Among the Ten IPR Cases issued by the Supreme People’s Court in 2012, one of the more interesting ones involves a case of portrait infringement involving international basketball star Yao Ming’s likeness. Despite the court’s understanding that infringement had been found for the unlicensed use of Yao’s portrait and name, granting compensation as high as RMB 1 million Yuan, such an amount is far less than Yao’s typical payment for participating in ads and other marketing materials. For this reason, the court’s decision to grant such an amount is simply inadequate to prevent further acts of infringement involving a well-known person’s name and likeness.
(By Albert Chen) In 2010, Getty Images China (“Getty China”) filed a copyright infringement suit against Sinotrans Chongqing Co. (“Sinotrans Chongqing”). After the first instance, second instance, and review, the Supreme Court confirmed the copyright held by Getty China over the pictures involved in the case. The point that deserves the most attention in the case is the different understandings on whether the creation date of the copyright is an essential requirement for showing infringement.
(By You Yunting) Recently, the Beijing Municipal Administration of Industry and Commerce (“Administration”) published on its official Weibo that the Beijing Administration and Xicheng Administration of Industry and Commerce made an appointment with the chief of Beijing’s Qihoo Co. (“Qihoo”), and issued an administrative warning against company conduct, claiming violations of unfair competition laws and regulations related to its “360 Safeguard” for use in computer internet browsers.
According to news reports, Microsoft along with Autodesk, filed a lawsuit in the Foshan Intermediate Court (note: the link is in Chinese) against a renowned company admitted in Foshan City, claiming computer software copyright infringement. The plaintiffs stated that the accused company had been using their software without any licenses or approvals. Based on this, the plaintiffs demanded compensation of RMB 8 million yuan, elimination of influence, cessation of infringement, and an apology. This case is not black and white and the court certainly has its own opinions, but today I would like to take this chance to discuss how to determine the legitimacy of evidence collection in cases of computer software infringement.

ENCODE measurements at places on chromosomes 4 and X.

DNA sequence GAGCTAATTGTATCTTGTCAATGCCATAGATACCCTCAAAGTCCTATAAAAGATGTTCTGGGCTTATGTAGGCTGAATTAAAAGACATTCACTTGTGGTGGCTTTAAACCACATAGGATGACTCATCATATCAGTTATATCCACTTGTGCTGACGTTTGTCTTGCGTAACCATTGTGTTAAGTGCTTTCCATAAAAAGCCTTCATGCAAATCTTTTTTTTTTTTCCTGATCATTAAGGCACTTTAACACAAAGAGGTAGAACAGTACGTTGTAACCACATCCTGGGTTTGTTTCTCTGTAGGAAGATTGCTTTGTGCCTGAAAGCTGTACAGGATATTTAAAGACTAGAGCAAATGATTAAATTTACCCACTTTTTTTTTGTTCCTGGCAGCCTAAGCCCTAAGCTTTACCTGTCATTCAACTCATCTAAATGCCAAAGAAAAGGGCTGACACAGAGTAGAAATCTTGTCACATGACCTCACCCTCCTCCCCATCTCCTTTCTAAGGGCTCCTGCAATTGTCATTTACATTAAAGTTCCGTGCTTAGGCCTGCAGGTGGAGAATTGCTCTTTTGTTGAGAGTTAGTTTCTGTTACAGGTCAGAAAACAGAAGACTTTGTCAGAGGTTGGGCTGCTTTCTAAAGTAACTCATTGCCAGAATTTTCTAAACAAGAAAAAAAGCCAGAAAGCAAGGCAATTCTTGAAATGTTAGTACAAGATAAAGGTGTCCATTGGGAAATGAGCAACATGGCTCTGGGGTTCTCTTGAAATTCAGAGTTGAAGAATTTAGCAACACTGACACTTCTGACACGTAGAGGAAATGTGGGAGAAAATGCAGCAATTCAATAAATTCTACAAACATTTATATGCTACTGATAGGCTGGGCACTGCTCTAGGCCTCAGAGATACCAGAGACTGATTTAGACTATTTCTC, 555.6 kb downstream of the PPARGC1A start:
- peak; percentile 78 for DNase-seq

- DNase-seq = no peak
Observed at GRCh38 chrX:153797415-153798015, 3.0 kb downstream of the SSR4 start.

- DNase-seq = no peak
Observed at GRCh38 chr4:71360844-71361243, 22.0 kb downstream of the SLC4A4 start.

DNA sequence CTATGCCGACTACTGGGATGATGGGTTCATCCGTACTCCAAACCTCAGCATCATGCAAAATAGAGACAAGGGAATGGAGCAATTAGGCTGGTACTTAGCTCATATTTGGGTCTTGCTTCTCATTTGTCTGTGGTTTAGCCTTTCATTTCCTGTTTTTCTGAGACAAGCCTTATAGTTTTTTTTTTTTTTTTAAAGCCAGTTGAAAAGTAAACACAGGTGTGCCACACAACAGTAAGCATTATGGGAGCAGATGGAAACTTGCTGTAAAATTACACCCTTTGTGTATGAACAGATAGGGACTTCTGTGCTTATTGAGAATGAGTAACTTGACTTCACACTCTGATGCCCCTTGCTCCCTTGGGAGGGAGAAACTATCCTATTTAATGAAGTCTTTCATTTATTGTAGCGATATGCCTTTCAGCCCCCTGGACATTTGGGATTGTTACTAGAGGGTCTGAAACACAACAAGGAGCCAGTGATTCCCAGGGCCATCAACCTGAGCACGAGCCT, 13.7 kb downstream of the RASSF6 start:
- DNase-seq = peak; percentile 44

By You Yunting
In recent, CNTV, the subsidiary of China national television station (the “CCTV”), which in charge of its online business, quarreled with SMG’s BesTV (SHEX:600637) on the Olympics broadcasting. By the statement of CNTV, it owns the exclusive online broadcasting right of 2012 London Olympics in China, yet BesTV, with no license form CNTV, provided 1) the streaming of Olympic games, 2) program time-shifted playback through server storage and 3) VOD to local cooperated IPTVs, and that damages CNTV’s legal rights. So far we have heard no reply from BesTV on the accusation.
With the Tort Liability Law coming into effect on 1st January of 2010, China internet companies are facing increasing pressures on the privacy violation. We would like to introduce the internet companies, especially the online game companies, the countermeasures to the risk of user information collection.
I. What legal risk from the user information collection?
Could there be any risk of collecting the hardware information, signing in IP information and software information of the users? That’s the question from a client of us. By our experience, in China, to collect the information that the owner would not like to open could possibly constitute the privacy violation. And in the internet industry, the law also prohibits the unauthorized visiting to the unlicensed computer system, the modification over other’s information or sending the information in others name arbitrarily which may constitute the privacy violation.
The most notably and widely discussed issue around this Chinese New Year, to Bridge IP Law Commentary’s opinion, is probably not the traditional spring festival variety show on CCTV, but the argument between Fang Zhouzi, a self-claimed anti-fraud cop or myth buster, and Han Han, an acclaimed writer in China. The flame battle started from a blog by Mai Tian, a better-known blogger, doubting many works of Han Han are actually written by his father or other unnamed writer while published in his name. Despite it ends in Mai Tian’s apology and admission of mistake, the issue opens the Pandora’s box of doubts on Han Han. Afterwards, Fang Zhouzi took the relay baton, who was counter-backed by Han Han and his father, and moreover Han Han showed his original manuscript for proving. After days of online words war, Han Han filed the lawsuit for the reputation infringement and claimed the compensation of 100, 000 yuan.
Some net friends ask lawyers of Bridge IP Law Commentary on the http://www.zhihu.com/ (the Quora in China) that whether the original contents in the microblog could be protected by Copyright Law, and if can, how they are protected. Our replies are as follows:
1. The tweets could be the works as specified in the Copyright Law when they are original, despite they could only contain 140 characters. However, when the tweets only have a single word “Ah!” or the normal phrase like “It’s a fine day today”, then such microblogs could not be the legal works and could not be protected by Copyright Law.